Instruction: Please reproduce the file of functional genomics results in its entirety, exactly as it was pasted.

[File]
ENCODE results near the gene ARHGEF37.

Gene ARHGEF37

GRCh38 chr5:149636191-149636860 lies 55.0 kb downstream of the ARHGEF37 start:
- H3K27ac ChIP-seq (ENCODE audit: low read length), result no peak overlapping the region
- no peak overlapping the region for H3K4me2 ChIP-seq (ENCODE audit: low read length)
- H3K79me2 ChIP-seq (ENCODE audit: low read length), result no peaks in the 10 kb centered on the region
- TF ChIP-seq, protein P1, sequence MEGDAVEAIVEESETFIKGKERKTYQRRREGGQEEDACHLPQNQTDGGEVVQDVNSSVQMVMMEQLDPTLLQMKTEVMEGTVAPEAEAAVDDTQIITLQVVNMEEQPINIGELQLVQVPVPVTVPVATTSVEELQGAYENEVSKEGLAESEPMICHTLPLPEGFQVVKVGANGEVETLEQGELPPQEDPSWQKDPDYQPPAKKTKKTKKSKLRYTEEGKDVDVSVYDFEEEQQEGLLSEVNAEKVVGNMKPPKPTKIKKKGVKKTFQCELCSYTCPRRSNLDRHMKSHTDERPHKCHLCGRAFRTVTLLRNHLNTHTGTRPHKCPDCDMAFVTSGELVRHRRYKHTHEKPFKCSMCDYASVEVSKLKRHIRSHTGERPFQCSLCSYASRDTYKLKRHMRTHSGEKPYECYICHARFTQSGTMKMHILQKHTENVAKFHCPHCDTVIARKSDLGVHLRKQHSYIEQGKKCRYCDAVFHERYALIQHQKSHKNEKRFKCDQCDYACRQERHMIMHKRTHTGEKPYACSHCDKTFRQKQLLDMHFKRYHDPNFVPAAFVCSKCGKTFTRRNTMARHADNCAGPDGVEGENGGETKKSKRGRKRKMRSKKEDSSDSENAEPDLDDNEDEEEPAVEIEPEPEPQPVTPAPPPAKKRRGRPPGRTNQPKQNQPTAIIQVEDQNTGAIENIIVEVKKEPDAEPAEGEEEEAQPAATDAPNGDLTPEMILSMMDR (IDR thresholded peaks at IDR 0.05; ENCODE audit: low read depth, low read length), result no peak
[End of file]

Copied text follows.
ENCODE results near the gene ARHGEF37.

Gene ARHGEF37

GRCh38 chr5:149636191-149636860 lies 55.0 kb downstream of the ARHGEF37 start:
- H3K27ac ChIP-seq (ENCODE audit: low read length), result no peak overlapping the region
- no peak overlapping the region for H3K4me2 ChIP-seq (ENCODE audit: low read length)
- H3K79me2 ChIP-seq (ENCODE audit: low read length), result no peaks in the 10 kb centered on the region
- TF ChIP-seq, protein P1, sequence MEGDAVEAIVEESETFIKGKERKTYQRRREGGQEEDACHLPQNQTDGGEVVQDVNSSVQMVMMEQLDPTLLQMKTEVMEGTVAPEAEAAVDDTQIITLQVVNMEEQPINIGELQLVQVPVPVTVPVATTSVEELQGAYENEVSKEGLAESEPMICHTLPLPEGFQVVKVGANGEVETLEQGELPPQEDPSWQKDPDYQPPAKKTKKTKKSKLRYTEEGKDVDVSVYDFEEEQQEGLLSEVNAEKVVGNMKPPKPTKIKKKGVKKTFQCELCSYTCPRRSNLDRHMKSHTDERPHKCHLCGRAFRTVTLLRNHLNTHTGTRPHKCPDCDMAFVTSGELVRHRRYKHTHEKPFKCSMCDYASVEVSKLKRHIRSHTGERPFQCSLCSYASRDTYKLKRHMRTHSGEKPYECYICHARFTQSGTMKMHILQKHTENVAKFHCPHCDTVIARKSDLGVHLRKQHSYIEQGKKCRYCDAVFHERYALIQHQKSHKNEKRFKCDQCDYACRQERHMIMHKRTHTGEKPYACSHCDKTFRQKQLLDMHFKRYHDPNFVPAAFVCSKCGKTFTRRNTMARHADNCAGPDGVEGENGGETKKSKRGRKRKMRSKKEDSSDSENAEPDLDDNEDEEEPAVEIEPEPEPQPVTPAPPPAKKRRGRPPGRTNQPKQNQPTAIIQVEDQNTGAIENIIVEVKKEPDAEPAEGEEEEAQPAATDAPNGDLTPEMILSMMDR (IDR thresholded peaks at IDR 0.05; ENCODE audit: low read depth, low read length), result no peak